The UK government is to set up a “Cyber Reserve” force to deal with security threats posed by computer crime.

Run by the Ministry of Defence, it will allow the armed forces to “draw on the wider talent and skills of the nation in the cyber field”.

Internet-related business is estimated to be worth £82bn a year to the UK.

Minister Francis Maude said help was needed with “critical” work in combating online crime. The scheme’s details will be unveiled next year.

Terrorists, fraudsters, rogue states and individual activists are among the criminals targeting computer systems in the UK.

In a written statement Mr Maude said 93% of large corporations and 76% of small businesses had reported a cyber breach in the past year.

‘Focus point’

He promised efforts to make the UK “one of the most secure places in the world to do business in cyber space” as he gave a first year update on the UK‘s Cyber Security Strategy.


Every day Britain comes under cyber attack. Other countries are probing government networks – like those of the Ministry of Defence – looking for secrets to steal.

Companies are having their research and confidential data stolen. One business, the head of MI5 recently said, lost an estimated £800m. And parts of our national infrastructure – meaning companies that provide things like water and power – have had their systems mapped – a process of looking for vulnerabilities which could be used to steal information or even carry out acts of sabotage, according to a government official.

There are also worries about our own personal data and finances.

Today is supposed to be the big day for shopping online but what would happen if attacks undermined our trust in the internet to carry out transactions?

All of this means that cyber security is no longer something just for the experts but an issue that matters for all of us and our economic health.

This is a problem, and it is costing us billions, one official said.

He said the coalition government was looking to “move towards the establishment of a UK National CERT (Computer Emergency Response Team)”, to act as a “focus point for international sharing of technical information”.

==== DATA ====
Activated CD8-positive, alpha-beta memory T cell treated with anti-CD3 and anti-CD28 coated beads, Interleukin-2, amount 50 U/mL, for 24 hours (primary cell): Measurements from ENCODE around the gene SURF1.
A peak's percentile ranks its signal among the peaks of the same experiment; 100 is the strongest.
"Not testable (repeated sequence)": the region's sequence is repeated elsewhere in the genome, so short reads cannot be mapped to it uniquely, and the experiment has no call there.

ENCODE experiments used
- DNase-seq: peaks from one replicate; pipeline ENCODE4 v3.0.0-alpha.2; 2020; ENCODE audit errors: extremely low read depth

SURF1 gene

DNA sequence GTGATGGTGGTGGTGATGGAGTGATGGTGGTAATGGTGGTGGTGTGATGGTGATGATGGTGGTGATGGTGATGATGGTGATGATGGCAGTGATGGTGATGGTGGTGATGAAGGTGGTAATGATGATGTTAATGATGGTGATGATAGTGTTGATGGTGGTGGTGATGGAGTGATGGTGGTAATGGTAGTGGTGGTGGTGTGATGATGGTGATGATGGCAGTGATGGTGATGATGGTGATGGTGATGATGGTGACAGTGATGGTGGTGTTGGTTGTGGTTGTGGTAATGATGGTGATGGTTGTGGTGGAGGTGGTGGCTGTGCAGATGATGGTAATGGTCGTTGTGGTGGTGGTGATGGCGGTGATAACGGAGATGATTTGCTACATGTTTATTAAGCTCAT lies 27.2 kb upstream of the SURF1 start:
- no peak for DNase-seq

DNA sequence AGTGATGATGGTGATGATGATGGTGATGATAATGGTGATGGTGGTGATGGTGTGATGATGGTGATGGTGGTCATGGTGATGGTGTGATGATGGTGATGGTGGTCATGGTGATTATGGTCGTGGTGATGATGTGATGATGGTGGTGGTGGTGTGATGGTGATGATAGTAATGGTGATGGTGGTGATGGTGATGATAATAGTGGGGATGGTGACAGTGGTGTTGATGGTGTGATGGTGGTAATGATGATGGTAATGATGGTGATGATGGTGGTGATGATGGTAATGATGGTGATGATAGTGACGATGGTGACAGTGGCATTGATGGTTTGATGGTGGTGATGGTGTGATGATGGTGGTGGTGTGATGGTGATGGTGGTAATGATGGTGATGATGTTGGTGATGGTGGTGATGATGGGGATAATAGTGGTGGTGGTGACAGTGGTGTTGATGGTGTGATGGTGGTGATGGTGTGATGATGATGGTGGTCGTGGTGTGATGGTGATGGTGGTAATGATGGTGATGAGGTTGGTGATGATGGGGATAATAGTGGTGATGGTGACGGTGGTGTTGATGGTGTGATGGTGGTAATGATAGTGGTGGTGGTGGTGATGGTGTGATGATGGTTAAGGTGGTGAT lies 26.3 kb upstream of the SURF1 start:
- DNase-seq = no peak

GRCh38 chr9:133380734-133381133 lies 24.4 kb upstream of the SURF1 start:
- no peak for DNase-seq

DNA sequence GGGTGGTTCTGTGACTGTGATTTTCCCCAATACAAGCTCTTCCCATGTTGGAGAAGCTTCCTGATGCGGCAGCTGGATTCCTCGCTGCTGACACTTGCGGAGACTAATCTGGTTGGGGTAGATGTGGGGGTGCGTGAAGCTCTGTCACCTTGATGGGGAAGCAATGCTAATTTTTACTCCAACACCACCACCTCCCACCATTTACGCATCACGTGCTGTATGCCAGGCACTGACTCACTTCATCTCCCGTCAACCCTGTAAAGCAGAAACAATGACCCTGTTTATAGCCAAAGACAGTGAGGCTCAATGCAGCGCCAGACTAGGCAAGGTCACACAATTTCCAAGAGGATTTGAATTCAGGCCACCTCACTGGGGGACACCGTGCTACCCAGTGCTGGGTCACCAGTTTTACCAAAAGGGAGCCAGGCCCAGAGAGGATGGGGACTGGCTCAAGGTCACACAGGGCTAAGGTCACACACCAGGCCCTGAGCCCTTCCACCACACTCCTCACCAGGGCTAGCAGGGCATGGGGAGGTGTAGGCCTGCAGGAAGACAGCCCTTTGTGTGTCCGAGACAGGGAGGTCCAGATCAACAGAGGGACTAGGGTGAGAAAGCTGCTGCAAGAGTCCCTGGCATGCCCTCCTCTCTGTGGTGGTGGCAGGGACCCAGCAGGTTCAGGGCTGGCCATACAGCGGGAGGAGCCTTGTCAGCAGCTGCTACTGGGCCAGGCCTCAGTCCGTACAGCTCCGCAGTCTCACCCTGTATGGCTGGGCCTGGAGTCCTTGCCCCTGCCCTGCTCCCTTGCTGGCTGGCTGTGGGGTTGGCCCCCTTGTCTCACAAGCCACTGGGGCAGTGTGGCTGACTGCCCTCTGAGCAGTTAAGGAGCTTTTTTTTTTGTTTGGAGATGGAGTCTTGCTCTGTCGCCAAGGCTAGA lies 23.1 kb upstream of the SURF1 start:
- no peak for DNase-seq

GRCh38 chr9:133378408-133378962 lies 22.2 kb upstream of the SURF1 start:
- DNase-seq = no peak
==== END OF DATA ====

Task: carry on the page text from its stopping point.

Mr Maude, the Cabinet Office minister, also said: “Working with the private sector to improve awareness of the need for better cyber security continues to be a priority. We are now focusing our efforts on making sure that the right incentives and structures are in place to change behaviour in a sustainable way.

“Government departments and agencies are working with professional and representative bodies to ensure the consideration of cyber security becomes an integral part of corporate governance and risk-management processes.”

The government also wants to train more students with “cutting-edge” skills at tackling online crime. A degree course module on the subject is being piloted at De Montfort University, the University of Worcester and Queens University Belfast.

Mr Maude said: “We are constantly examining new ways to harness and attract the talents of the cyber security specialists that are needed for critical areas of work. To this end, the MoD is taking forward the development of a ‘Cyber Reserve‘, allowing the services to draw on the wider talent and skills of the nation in the cyber field.

“The exact composition is currently in development and a detailed announcement will follow in 2013.”

BBC News – UK planning ‘Cyber Reserve’ defence force.

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